Africa is vast. But how infinitely more vast will be His kingdom. The victory is, therefore, ours.

A day or two later I was prostrate beneath a giant old tree pleading with God, ‘Lord I will not let you go until Thou hast delivered Bernt’s soul from the clutches of the evil one.

That afternoon Bernt had thrown me out of his house shouting, ‘Leave me alone – let me go to hell. All your efforts are useless. I am lost. I am impenitent and my heart is hardened. I have committed the sin against the Holy Spirit.’

Now I was lying in the virgin forest seeking to overcome the strong man and rob him of his prey. While thus striving in intercession I received the quiet assurance that that very day the dark ban would be broken and Bernt saved. In relief I rose and returned to the house.

The homestead was set in the midst of a profusion of banana trees. As I approached I saw Bernt sitting gloomily in his chair. He did not look up but remained motionless as I passed him. In the bedroom I came upon a scene of serene tranquillity, my wife mothering little Renate. She lifted her head and smiled at me, but her eyes were swollen with weeping.

Suddenly we heard a resounding crash in the house, followed by the noise of things being knocked about. A door slammed. Then silence reigned. Fragments of glass were lying on the cement floor in the sitting room. Bernt had flung a water glass on the floor, stormed out of the room and then shut the door of the car with a loud bang.

His wife followed him quietly, sat down next to him and remained faithfully at her husband’s side during the hours that followed. She had opened her heart to the Lord a few days before and now she spoke soothingly to Bernt.

It was nearly midnight when she came in. looked at me and said, ‘Bernt would like to speak to you.’ We went together to the car. It was parked behind the big ant hill which stood out pale and baleful in the moonlight like some shadowy spectre watching the lonely man. We climbed in and shut the door.

It is a deeply moving experience to se a strong man breaking down and openly confessing his sin. The enemy of souls guards vigilantly to prevent the slightest ray from falling into the benighted soul. Remorselessly the sinister foe hurls accusations against him – blow upon bow – to drive the despairing man away from the Cross upon which atonement was made for all his sin. That night Satan had to give up his prey; he had been vanquished by a stronger than he. Jesus Christ the victorious One.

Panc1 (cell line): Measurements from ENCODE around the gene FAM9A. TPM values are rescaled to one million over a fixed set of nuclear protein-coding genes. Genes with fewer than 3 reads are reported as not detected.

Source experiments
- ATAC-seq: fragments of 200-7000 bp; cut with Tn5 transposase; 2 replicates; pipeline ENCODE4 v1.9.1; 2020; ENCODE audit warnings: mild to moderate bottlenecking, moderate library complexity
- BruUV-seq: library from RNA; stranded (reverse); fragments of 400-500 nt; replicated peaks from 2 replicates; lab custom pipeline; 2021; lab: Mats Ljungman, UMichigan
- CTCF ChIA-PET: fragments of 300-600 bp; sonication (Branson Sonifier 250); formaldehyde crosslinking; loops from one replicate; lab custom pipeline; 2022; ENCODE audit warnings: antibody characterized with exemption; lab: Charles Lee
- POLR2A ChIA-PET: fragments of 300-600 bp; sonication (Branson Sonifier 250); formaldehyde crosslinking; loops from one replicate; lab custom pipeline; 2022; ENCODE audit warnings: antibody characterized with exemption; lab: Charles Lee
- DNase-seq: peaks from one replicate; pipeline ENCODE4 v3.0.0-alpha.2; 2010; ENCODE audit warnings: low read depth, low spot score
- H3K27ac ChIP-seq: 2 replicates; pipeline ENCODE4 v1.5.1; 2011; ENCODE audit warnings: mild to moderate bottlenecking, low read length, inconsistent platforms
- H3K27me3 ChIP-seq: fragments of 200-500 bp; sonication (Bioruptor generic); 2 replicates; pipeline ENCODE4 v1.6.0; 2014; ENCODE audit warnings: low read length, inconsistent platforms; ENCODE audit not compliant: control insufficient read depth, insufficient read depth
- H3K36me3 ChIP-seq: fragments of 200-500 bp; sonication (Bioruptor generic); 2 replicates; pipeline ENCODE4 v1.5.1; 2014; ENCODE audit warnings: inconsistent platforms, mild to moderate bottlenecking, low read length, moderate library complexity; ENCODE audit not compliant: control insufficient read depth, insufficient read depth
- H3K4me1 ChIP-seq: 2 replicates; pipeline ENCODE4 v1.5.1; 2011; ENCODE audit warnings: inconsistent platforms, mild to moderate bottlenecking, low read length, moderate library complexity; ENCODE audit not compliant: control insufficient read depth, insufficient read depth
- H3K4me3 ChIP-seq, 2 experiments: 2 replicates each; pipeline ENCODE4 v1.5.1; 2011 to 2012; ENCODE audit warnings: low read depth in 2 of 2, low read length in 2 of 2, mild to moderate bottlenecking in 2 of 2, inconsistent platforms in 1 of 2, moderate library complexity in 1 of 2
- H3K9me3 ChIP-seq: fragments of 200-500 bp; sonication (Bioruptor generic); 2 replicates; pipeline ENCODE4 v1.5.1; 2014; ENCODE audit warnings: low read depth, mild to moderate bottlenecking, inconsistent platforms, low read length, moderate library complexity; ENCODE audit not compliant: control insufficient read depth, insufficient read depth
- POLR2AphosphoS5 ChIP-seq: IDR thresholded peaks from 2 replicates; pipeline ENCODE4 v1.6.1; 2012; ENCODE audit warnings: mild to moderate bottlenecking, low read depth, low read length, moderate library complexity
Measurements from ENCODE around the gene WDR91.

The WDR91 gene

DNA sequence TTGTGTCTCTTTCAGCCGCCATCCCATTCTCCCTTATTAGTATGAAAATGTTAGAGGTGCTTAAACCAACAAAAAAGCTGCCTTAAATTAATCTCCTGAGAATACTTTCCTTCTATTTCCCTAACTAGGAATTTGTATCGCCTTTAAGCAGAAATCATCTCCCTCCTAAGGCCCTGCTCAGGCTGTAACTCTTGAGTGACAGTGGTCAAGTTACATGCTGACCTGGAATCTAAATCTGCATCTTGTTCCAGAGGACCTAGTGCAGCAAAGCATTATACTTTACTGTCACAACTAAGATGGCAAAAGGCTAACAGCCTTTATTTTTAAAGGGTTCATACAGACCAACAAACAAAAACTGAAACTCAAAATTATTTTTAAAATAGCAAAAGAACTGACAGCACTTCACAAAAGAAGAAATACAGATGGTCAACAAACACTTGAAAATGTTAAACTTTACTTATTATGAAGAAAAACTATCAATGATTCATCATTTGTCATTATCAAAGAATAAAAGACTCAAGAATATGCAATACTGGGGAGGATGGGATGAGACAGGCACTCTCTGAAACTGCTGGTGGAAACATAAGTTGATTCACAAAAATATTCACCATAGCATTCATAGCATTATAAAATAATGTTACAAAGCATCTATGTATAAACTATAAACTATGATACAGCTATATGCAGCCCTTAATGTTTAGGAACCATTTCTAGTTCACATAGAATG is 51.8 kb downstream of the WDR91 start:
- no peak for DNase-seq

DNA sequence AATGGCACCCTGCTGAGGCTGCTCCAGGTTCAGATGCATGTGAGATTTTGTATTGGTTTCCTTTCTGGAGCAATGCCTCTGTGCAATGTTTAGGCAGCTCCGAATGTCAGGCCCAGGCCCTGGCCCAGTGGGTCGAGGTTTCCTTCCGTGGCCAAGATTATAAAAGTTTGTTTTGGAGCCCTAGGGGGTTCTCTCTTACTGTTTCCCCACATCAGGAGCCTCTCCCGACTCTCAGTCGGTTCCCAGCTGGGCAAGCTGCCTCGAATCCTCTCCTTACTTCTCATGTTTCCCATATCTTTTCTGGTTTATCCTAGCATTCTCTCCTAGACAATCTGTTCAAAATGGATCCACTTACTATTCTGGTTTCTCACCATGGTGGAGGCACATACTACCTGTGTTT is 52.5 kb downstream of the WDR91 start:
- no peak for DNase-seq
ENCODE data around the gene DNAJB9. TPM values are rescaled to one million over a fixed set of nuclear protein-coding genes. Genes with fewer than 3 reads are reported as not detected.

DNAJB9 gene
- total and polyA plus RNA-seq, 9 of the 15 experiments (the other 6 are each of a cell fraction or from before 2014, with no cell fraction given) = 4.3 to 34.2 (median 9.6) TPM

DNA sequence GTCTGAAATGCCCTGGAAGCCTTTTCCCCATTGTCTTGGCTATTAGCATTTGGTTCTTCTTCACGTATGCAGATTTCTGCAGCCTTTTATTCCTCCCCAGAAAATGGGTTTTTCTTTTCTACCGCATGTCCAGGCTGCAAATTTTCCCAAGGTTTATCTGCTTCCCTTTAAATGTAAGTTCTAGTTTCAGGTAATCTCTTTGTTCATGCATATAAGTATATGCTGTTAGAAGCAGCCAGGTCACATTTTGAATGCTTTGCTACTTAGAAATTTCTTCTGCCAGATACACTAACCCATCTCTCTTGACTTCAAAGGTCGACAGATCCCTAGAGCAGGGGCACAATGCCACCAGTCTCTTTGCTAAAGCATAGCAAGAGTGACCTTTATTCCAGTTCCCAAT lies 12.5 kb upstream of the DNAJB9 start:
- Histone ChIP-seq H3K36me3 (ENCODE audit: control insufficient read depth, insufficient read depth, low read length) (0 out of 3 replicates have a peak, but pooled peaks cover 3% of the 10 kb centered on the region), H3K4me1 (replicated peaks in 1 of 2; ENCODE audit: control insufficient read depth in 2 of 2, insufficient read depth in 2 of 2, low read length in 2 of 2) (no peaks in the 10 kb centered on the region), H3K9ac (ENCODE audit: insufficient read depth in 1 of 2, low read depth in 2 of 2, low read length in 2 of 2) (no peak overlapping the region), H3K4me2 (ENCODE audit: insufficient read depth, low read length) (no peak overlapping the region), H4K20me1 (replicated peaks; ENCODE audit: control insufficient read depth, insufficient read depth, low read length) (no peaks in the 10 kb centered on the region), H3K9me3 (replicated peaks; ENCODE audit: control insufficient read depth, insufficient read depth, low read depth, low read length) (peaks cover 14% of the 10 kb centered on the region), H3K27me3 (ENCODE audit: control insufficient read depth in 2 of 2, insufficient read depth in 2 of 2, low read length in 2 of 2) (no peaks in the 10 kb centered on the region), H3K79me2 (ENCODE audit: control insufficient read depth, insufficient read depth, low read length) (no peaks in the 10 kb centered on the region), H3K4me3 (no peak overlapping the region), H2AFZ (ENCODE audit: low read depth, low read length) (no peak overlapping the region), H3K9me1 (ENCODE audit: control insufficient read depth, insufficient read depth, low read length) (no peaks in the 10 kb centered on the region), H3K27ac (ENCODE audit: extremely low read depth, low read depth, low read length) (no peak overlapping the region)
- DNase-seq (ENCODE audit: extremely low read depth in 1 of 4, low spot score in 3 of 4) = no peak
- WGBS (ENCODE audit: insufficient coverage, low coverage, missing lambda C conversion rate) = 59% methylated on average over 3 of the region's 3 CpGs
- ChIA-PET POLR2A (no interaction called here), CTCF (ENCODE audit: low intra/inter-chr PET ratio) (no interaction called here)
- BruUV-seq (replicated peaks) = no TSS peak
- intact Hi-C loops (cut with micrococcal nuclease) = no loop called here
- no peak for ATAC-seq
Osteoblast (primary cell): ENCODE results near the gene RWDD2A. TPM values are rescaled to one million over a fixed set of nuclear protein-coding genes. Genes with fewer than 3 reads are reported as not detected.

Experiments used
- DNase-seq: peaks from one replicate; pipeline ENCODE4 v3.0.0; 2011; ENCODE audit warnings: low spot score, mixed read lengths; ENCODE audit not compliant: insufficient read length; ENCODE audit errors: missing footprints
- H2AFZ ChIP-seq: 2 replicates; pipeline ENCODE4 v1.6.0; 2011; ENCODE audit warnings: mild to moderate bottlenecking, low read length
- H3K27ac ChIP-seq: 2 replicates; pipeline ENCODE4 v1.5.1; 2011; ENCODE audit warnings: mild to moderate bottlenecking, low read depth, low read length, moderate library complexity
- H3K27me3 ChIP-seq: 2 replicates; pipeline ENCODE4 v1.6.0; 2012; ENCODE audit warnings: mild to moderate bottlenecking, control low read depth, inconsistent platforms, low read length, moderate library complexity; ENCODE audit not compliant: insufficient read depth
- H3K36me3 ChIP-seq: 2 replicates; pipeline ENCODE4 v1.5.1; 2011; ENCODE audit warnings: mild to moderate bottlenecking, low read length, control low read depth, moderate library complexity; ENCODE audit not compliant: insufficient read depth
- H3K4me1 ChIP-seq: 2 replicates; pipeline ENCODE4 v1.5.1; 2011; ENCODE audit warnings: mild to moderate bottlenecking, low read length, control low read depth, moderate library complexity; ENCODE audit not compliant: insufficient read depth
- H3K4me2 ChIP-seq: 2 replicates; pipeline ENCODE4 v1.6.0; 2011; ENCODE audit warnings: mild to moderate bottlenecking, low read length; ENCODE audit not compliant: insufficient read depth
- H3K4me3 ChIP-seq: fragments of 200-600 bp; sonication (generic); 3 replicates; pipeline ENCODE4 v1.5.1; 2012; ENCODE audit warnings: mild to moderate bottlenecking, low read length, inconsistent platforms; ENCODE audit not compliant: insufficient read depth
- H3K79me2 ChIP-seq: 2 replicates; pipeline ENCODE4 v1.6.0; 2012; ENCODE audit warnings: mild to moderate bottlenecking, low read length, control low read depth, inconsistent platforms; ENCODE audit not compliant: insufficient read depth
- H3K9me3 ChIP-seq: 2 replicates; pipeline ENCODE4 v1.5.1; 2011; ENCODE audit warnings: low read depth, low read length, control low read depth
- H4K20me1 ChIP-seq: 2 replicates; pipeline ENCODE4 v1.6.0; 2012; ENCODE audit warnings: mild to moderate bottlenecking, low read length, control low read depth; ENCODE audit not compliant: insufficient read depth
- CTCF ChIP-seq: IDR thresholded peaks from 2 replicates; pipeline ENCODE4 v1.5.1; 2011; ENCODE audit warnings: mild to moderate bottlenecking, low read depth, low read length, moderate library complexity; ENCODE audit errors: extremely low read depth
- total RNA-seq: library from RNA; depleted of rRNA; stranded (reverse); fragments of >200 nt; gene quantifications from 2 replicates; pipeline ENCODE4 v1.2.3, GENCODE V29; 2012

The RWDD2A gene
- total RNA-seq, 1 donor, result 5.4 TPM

The evil spell was broken when we took the magic root out of the drawer and burnt it about midnight. A close relative had advised Bernt to get this little root and keep it as protection against Black Magic. Though he did not realise it, this step brought his soul into bondage to hell. Now this devil’s substance – of which there is so much in the world – was burning, and a poor prisoner was being set free. With his rough voice Bernt tried to sing a song of praise. The angels in heaven heard it and rejoiced.

The next day Bernt asked me, ‘Tell me, what can such a one as I do for the Lord Jesus?’

‘Such a one as you? What do you mean? You are a child of the holy and living God and you are no longer allowed to despise and hate yourself. Trust your Lord and Saviour, whose possession you are now, to show you how you are to serve Him and what to bring to Him as a thank offering.’

Eternity alone will reveal the many Bibles and New Testaments which Bernt distributed amongst the natives.

Doctors and nurses stood marvelling at his deathbed. They could not fathom how anyone could die the way Bernt died. In him was perfected the triumph of the stronger One, who overcame ‘the strong man fully armed.’